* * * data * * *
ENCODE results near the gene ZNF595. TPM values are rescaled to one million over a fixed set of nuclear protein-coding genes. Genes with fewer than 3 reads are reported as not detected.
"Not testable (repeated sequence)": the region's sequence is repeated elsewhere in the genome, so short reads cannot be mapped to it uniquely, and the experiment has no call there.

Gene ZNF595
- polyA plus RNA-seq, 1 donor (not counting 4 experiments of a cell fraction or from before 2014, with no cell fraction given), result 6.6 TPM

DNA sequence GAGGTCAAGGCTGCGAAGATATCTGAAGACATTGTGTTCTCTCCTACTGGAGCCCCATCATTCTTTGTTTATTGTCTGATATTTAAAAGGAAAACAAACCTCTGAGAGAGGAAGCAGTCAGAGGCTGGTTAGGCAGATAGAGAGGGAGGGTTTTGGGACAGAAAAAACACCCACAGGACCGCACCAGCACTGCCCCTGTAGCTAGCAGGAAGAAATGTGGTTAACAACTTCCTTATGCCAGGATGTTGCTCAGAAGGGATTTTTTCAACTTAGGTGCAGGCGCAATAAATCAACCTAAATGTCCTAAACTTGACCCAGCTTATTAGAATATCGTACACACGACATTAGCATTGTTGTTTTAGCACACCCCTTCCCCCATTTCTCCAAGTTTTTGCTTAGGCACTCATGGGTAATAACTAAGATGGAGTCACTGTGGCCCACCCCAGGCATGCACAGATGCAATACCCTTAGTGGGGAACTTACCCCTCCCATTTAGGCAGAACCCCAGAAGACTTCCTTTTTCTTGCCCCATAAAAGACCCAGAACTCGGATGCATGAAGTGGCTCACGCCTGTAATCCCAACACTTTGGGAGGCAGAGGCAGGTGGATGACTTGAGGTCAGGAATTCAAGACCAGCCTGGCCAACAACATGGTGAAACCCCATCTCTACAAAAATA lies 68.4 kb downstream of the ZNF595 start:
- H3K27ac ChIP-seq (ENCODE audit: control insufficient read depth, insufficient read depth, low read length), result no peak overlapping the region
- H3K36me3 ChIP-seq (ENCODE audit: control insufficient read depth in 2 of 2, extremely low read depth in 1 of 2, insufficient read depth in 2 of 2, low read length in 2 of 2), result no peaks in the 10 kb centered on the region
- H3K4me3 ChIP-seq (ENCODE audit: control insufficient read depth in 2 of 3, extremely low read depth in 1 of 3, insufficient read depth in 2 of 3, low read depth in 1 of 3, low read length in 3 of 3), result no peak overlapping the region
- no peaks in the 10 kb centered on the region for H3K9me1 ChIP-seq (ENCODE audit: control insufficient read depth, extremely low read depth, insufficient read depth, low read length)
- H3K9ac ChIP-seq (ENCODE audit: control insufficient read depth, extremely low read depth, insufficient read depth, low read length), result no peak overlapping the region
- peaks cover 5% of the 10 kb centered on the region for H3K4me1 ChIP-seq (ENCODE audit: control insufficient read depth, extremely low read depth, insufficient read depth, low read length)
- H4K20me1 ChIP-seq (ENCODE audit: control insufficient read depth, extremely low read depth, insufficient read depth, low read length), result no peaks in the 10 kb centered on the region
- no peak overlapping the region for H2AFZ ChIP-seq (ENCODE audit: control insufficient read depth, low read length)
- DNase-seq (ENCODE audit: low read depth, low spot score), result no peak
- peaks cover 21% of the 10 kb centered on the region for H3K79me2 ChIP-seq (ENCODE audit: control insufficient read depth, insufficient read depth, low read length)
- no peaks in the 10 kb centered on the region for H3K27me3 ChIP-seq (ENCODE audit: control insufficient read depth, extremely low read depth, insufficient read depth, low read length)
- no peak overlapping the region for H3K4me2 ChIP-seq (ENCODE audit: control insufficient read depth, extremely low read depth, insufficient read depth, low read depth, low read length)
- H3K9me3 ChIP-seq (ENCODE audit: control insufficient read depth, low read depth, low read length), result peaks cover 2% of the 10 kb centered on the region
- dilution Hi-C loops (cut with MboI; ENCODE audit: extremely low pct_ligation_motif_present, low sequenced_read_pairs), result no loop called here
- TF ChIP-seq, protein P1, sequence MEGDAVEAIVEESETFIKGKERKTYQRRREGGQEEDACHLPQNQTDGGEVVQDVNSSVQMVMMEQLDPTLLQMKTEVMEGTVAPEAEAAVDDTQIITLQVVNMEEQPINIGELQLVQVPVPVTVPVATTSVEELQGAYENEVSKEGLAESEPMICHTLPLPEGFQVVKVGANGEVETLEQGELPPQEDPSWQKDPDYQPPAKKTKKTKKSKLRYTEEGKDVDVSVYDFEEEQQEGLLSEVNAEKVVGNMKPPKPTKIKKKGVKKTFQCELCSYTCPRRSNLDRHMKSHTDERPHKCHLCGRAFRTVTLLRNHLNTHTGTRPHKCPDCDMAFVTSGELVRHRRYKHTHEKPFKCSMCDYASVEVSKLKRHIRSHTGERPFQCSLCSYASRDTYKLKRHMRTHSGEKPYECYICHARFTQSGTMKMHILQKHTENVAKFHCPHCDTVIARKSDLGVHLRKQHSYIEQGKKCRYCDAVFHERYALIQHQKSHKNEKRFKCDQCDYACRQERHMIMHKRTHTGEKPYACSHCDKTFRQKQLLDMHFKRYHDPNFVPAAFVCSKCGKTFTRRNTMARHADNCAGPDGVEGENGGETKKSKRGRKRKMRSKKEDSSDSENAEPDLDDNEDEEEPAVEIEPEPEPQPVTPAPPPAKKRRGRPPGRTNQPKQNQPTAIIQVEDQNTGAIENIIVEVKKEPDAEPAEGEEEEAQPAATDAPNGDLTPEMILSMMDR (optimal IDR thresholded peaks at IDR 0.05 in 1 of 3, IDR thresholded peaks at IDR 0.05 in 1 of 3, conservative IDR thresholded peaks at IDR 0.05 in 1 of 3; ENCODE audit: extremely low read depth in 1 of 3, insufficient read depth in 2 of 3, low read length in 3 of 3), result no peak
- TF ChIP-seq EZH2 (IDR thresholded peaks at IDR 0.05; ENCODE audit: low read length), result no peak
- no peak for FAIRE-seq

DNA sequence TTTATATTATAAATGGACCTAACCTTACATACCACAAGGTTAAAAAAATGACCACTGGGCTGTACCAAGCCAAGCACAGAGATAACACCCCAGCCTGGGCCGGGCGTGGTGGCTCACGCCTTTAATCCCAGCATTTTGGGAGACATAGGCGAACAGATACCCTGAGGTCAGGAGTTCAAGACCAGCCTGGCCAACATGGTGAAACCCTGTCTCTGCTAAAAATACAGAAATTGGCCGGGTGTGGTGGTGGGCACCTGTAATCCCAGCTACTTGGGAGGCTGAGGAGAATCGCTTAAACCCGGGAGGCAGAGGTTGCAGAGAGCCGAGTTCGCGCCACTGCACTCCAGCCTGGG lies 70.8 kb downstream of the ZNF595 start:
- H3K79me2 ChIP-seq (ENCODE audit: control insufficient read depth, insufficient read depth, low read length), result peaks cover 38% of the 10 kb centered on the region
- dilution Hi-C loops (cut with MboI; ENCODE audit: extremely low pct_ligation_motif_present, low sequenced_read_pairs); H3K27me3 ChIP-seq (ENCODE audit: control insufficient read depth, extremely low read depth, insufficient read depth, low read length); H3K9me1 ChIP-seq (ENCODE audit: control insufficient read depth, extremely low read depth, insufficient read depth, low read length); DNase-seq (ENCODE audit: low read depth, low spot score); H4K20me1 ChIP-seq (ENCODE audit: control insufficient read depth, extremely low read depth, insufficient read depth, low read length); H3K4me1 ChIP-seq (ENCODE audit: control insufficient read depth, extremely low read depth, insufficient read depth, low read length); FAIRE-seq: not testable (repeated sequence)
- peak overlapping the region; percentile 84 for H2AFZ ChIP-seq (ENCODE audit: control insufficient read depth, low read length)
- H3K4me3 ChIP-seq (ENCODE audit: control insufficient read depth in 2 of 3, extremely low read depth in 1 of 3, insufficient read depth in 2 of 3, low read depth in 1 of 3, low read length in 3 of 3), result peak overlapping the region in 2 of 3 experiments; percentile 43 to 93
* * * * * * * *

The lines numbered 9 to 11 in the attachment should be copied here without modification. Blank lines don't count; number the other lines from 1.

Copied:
- no peaks in the 10 kb centered on the region for H3K9me1 ChIP-seq (ENCODE audit: control insufficient read depth, extremely low read depth, insufficient read depth, low read length)
- H3K9ac ChIP-seq (ENCODE audit: control insufficient read depth, extremely low read depth, insufficient read depth, low read length), result no peak overlapping the region
- peaks cover 5% of the 10 kb centered on the region for H3K4me1 ChIP-seq (ENCODE audit: control insufficient read depth, extremely low read depth, insufficient read depth, low read length)